Science behind viral marketing

By December 7, 2006 December 8th, 2006 10 Comments

Viral marketing 2 

Viral marketing is a big topic in the web2.0 world and there is a lot of debate on whether you can force it or whether it is just something that happens to companies that get lucky.  I often talk about the importance of finding ‘a bit of magic marketing pixie dust’ that will really put a rocket under your traffic growth.

I think the evidence increasingly shows that whilst it is certainly not a science and there is no guaranteed formula for making it happen there are things you can do to maximise your chances of success.  This has been in the back of my mind since understanding how WAYN (a recent investment of ours) kickstarted it’s viral growth and the MySpace case study case study I read yesterday on the excellent Startup-Review firmed up my thinking to the point where I wanted to get it out there on a post and see what you all think.

I was pointed to Startup-Review by a couple of you last week when I said I was looking for a case study on turning traffic into cash.  Great site.  If you have an interest in what makes web2.0 start-ups successful you should check it out.  I have already emailed two links to other partners in my fund.

This is a quote from the MySpace case study:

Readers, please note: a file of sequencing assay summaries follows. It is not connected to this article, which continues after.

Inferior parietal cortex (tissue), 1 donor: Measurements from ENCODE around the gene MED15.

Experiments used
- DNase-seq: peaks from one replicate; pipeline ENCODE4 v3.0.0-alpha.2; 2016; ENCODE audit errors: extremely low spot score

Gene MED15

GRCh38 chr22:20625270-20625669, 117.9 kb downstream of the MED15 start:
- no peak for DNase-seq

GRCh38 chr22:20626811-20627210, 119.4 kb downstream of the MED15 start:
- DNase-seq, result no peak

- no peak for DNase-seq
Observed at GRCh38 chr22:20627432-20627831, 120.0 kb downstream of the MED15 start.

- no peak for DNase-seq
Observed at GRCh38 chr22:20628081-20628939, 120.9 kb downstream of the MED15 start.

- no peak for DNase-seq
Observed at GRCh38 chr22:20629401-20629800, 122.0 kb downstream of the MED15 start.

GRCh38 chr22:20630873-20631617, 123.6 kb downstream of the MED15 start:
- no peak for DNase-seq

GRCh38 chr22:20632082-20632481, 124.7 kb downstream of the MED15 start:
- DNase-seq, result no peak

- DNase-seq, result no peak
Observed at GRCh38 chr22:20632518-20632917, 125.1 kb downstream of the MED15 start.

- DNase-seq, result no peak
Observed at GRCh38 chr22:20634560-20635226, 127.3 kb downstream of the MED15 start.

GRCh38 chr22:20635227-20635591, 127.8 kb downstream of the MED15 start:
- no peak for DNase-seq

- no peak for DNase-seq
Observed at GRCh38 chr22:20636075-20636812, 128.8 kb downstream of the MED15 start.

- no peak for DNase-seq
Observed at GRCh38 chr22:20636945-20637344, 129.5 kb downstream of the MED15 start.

If the two largest Web 2.0 successes (based on number of registered users) are Skype and MySpace, I think it is interesting to note that each benefited from having a major distribution partnership during launch…..While both Skype and MySpace were inherently viral products, they might not have reached such large scale in such a short period of time without that initial impulse function from distribution channels.

The distribution partner for Skype was Kazaa and MySpace leveraged Intermix’s (MySpace parent company) media buying and channel relationships.

As Startup-review points out, this kind of traditional partner based marketing runs a bit counter to many web2.0 ideas of zero cost viral marketing.  The insight here is the trick of getting your site started by finding the distribution that will get you to the critical mass point after which true zero cost viral marketing can work rapidly for you.  If you pay a little for that it could be worth it.  Distribution, Distribution, Distribution.

Also interesting is that MySpace had two failed initiatives at driving growth before the third successful one.

The importance of PR (traditional offline media as well as parties and blogs) shouldn’t be underestimated either.

All of this will cost a little money.

As I mentioned, WAYN had a similar start using CPA based advertising to attract initial members to the site and working the press extensively.   Clearly they haven’t had quite the success of MySpace and Skype yet…..

As an aside, using the blogosphere and web world to drive traffic is getting harder.  This post from Peter Rip describes how the blogosphere increasingly needs to be thought in the same way as a traditional channel, and this post from Greg Linden describes how using Digg is getting more difficult.  Both these developments are symptoms of a maturing channel.  The web world is getting more crowded.